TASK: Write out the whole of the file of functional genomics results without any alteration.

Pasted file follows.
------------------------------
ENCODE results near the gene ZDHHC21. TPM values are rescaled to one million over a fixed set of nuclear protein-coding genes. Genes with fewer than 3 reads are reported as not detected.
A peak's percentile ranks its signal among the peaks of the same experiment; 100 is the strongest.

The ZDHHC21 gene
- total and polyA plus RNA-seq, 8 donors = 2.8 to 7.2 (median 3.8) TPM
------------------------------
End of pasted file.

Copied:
ENCODE results near the gene ZDHHC21. TPM values are rescaled to one million over a fixed set of nuclear protein-coding genes. Genes with fewer than 3 reads are reported as not detected.
A peak's percentile ranks its signal among the peaks of the same experiment; 100 is the strongest.

The ZDHHC21 gene
- total and polyA plus RNA-seq, 8 donors = 2.8 to 7.2 (median 3.8) TPM